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Delivery personnel’s woes continue, so does their protest

When the city-wide lockdown was announced, Lakshmi’s first concern was her children. Once their safety was assured, her next concern was to continue putting food on the table. For two agonising weeks, the delivery executive with a food-sharing app was left with little respite for her family of five.

Delivery personnel’s woes continue, so does their protest
Swiggy delivery executives staging a protest in Chennai


“My husband and I are both delivery executives,” said the mother of two. “In the beginning, we had no work and were scared for our children. Also, my mother-in-law requires medicines for her health. All this weighed heavily on our minds, and I couldn’t sleep for the first few days.”

Restrictions were eased, and Lakshmi took to the road again. She was able to support her family. However, this lasted for only so long. Delivery executives from Swiggy took to the streets of Royapettah last Thursday, protesting against the new pay-per-order changes, with each order now fetching them only Rs 15 from the initial Rs 35.

Delivery executives across apps share the same woes, with local executives working with apps like Zomato and Dunzo reporting similar issues. One delivery executive with Dunzo, who wished to remain anonymous, joined the application in April in the absence of his usual work. However, he has now ceased working with the app.

“They had announced an incentive of Rs 1,200 just for joining the app. However, with more people joining, this was not given to us. I began earning nearly Rs 7,000 in the first week, which steadily declined to less than Rs 3,000. It is simply not feasible to sustain my family,” he said, adding that Dunzo now offers only Rs 20 from the earlier Rs 30 per order.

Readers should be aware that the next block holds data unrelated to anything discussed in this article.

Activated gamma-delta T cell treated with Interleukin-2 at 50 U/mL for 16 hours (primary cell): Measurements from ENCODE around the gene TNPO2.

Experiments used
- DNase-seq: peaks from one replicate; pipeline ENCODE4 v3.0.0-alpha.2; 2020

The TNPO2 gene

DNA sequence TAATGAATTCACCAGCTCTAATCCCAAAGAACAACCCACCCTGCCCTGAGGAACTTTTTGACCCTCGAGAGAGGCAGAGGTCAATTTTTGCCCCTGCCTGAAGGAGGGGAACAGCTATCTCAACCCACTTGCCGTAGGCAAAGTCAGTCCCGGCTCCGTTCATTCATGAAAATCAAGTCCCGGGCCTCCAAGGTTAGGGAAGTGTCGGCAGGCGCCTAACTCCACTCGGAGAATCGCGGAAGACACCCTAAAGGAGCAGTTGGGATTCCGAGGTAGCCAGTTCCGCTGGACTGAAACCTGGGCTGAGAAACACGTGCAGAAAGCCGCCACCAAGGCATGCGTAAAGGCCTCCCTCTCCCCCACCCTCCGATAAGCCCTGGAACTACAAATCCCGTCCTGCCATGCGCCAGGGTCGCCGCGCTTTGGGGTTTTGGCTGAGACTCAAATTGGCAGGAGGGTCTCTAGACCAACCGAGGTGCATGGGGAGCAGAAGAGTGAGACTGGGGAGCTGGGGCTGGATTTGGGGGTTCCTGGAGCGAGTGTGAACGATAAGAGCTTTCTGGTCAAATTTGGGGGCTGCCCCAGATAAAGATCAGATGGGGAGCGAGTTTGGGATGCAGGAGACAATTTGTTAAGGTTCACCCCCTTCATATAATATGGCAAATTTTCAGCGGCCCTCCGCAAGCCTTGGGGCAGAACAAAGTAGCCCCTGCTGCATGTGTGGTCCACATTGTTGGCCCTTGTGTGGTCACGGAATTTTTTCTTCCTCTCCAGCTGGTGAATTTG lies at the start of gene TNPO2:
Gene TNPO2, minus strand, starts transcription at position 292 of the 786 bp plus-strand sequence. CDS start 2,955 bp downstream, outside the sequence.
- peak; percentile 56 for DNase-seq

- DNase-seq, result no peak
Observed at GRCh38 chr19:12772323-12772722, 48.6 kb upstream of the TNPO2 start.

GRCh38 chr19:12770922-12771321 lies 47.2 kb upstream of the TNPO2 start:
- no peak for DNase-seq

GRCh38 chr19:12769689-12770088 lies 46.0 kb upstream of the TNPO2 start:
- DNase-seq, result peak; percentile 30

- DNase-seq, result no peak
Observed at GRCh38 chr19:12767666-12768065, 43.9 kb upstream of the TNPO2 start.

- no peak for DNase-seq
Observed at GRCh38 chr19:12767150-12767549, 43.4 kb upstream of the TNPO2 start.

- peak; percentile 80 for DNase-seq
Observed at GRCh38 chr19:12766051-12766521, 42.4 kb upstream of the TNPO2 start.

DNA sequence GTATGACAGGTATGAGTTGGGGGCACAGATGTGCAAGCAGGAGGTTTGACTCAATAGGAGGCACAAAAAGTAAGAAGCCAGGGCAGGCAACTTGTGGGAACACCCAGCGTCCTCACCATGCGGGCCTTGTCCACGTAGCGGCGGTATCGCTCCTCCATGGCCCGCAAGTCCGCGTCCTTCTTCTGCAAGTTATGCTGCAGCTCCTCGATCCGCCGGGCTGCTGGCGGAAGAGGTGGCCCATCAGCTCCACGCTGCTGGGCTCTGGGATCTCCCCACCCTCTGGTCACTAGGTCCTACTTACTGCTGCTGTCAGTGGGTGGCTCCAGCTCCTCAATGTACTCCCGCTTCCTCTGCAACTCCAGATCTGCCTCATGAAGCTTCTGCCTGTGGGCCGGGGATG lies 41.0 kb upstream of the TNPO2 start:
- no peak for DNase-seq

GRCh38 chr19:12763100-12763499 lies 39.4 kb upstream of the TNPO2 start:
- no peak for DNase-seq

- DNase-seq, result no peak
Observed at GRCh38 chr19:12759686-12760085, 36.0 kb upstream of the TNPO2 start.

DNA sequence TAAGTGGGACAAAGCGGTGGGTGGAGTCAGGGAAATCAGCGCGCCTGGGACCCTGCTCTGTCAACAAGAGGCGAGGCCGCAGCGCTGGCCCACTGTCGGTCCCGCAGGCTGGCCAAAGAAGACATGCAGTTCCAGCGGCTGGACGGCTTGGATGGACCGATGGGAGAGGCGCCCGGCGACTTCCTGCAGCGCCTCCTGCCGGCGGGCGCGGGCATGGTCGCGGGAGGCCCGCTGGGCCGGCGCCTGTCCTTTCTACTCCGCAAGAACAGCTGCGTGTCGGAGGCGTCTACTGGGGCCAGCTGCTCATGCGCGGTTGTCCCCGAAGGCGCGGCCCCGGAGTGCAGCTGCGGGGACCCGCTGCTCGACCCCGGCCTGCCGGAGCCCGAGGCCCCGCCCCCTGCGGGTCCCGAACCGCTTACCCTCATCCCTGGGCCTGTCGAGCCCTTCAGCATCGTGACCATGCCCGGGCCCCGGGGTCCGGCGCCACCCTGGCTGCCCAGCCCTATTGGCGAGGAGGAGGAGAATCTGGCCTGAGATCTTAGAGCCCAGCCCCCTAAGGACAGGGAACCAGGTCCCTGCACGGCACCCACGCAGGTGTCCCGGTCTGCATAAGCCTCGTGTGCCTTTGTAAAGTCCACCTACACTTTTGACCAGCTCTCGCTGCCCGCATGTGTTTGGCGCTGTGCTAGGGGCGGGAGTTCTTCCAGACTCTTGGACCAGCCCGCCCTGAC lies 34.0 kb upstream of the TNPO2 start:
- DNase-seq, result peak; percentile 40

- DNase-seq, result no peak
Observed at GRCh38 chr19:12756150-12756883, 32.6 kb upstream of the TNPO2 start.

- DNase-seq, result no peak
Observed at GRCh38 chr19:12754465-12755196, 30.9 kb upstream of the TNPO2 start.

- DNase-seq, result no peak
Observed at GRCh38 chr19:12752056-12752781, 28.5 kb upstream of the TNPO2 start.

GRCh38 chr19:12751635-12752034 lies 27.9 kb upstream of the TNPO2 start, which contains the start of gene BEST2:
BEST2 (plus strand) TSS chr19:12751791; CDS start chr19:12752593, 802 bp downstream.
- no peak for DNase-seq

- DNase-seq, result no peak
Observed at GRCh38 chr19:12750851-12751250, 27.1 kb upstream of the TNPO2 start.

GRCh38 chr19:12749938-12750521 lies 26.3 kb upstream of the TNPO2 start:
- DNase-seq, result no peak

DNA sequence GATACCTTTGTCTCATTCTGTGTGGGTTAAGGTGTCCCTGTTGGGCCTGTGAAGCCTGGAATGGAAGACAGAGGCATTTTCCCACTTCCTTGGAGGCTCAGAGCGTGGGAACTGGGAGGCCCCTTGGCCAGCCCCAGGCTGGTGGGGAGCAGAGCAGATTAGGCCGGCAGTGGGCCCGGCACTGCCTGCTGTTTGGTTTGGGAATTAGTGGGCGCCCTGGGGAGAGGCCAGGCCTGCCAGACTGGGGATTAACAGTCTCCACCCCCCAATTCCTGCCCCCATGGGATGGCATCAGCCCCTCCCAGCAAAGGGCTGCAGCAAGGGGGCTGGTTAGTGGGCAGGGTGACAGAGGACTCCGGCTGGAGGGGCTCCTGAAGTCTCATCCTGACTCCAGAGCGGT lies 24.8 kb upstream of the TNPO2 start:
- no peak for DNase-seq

Executives share that a major portion of their costs goes into covering petrol costs and their daily food needs.

In the case of Dillip, 20, who works with another delivery app, it was the mental and physical strain that led him to opt out. “I would wake up at 6 am and slog until the shops close between 8 to 9 pm,” he said.

Safety was another major concern. While delivery executives were initially given single-use masks and sanitizers, they did not receive any compensation to buy safety gear moving forward.

With the strike continuing, the executives opine that customers need to support them by taking up their case. “Customers need only press a few buttons from their home’s comforts and food will reach them. But the danger, money woes, and the stress is something only we delivery boys know,” said Dillip.

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